The Foreign Policy Dimension of the
US Presidential Election
Since the United States occupies a central place in the global system, the 2020 presidential election could be considered an event that may transform the fate of the world. Internationally, it is a world-historical moment as America’s role in the world, and the organization of the global system, is also on the ballot. If Trump wins, the whole postwar liberal order continues to unravel, and democratic and other allies of the US, who are hedging and hoping that the US will return to playing a ‘system role’, will start making other plans. And, if Biden wins, he will have to act swiftly to restore US prestige by reversing Trump’s worst failures. In the words of Charles Kupchan, a Georgetown University political scientist and a former diplomat, “For a President Biden and subsequent US leaders, it’s not going to be going back to the old foreign policy. We are entering an unforgiving period in history. The balance of power is changing.” So, whoever wins the November election, the structural constraints that affect US foreign policy behaviour will remain. China will remain a key rival, relations with which will be complex and contradictory. The disunity among the European allies cannot be neutralised by a new political tone from Washington. Ultimately, the new US administration will face an increasingly diverse and decentralised world in which rival powers vie for power and influence.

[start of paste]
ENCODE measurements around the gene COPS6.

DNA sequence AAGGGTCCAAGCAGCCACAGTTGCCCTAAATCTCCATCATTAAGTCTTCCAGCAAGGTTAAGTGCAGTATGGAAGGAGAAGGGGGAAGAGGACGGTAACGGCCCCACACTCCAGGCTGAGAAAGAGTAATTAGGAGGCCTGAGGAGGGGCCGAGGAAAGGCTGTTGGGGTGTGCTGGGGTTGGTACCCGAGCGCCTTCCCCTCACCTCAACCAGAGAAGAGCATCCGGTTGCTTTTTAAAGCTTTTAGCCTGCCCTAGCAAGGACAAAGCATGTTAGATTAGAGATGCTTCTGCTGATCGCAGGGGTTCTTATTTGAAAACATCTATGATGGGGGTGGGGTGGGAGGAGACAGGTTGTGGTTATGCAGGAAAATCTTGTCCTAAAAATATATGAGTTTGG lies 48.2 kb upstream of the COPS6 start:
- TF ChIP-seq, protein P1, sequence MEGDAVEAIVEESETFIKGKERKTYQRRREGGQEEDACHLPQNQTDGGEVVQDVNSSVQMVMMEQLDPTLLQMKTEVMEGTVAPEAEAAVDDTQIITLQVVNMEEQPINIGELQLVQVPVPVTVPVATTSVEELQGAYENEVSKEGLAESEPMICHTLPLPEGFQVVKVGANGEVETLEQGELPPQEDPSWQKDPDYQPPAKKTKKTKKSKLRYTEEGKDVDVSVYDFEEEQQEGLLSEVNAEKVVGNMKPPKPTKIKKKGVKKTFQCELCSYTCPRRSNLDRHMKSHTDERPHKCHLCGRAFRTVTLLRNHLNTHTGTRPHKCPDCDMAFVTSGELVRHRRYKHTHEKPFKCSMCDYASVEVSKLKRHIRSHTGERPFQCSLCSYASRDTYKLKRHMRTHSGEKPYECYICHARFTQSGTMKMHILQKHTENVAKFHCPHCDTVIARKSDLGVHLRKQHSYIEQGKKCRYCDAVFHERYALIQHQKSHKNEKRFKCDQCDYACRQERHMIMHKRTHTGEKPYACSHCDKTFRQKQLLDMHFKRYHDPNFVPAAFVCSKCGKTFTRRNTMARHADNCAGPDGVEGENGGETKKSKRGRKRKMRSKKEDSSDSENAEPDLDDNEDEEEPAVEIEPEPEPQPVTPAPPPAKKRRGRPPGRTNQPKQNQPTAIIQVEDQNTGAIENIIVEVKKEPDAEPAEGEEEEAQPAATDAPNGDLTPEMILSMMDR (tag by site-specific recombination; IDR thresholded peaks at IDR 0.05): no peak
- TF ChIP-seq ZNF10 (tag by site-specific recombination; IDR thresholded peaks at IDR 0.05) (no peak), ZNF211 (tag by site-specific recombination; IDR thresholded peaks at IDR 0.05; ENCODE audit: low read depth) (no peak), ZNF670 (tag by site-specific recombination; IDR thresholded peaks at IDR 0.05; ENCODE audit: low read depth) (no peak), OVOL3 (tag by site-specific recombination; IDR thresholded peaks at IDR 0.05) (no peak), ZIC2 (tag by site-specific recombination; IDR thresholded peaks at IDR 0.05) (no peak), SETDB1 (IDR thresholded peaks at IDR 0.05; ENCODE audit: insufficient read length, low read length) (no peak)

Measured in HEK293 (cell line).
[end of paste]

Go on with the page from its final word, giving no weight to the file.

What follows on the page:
The US election campaign in 2020 has taken place amid a national crisis. Accusations of external interference in the internal affairs of the United States are heard on both sides. Democrats, backed by the FBI, accuse Russia of meddling. Allegedly, Russian hackers have posted the data of registered voters in a number of states online. In widely-used Democratic advertising banners that have attracted viral popularity online, voters are offered a choice: to either go vote, or learn Russian, implying that if Trump wins, Russian could become the state language in the United States. During one of his speeches, Biden, in response to the host’s question, said that Russia is an enemy for the United States, whereas China is only a competitor, albeit a serious one.